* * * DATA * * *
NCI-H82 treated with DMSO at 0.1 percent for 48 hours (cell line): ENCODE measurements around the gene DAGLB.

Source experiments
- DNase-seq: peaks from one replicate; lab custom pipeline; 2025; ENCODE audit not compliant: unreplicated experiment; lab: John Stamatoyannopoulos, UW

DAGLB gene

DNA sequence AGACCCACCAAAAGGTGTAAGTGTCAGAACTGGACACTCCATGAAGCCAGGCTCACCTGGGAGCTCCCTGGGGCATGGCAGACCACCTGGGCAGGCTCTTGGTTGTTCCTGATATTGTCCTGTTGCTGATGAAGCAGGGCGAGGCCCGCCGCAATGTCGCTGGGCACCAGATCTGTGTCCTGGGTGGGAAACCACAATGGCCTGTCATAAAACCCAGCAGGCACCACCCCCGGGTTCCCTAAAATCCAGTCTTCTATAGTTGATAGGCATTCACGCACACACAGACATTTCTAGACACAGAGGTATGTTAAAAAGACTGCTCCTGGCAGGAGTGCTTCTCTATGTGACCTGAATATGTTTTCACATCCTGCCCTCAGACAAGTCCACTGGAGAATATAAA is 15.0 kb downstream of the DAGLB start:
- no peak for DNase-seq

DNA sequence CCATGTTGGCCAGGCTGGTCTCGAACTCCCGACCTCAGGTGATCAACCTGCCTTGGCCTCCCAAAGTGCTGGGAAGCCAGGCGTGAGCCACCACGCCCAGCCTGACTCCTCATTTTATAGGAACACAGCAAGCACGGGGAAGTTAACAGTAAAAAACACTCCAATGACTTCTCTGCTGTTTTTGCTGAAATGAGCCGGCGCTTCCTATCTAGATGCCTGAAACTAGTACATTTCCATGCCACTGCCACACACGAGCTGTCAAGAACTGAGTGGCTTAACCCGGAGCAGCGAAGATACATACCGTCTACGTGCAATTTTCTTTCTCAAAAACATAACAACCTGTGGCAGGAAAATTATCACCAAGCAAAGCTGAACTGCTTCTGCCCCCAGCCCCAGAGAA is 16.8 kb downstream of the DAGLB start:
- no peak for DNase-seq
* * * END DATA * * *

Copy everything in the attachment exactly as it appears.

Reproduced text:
NCI-H82 treated with DMSO at 0.1 percent for 48 hours (cell line): ENCODE measurements around the gene DAGLB.

Source experiments
- DNase-seq: peaks from one replicate; lab custom pipeline; 2025; ENCODE audit not compliant: unreplicated experiment; lab: John Stamatoyannopoulos, UW

DAGLB gene

DNA sequence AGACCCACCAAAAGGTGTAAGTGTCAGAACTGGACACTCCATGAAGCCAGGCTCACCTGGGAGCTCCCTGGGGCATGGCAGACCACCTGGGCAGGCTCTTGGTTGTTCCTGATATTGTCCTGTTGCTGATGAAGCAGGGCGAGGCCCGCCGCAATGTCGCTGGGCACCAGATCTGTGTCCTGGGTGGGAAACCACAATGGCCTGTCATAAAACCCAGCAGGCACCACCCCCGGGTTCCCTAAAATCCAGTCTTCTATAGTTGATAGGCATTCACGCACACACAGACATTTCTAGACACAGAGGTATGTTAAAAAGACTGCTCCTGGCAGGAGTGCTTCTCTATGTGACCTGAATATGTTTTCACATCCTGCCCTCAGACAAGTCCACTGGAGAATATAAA is 15.0 kb downstream of the DAGLB start:
- no peak for DNase-seq

DNA sequence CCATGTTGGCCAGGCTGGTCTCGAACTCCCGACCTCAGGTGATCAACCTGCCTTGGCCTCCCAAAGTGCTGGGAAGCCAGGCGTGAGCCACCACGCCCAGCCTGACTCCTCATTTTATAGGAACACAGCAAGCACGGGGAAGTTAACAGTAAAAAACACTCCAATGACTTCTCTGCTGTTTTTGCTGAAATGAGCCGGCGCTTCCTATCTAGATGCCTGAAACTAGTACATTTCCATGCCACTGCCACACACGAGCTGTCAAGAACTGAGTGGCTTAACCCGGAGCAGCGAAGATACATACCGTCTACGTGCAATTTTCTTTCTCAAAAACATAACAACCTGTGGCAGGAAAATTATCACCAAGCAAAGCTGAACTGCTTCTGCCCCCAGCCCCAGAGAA is 16.8 kb downstream of the DAGLB start:
- no peak for DNase-seq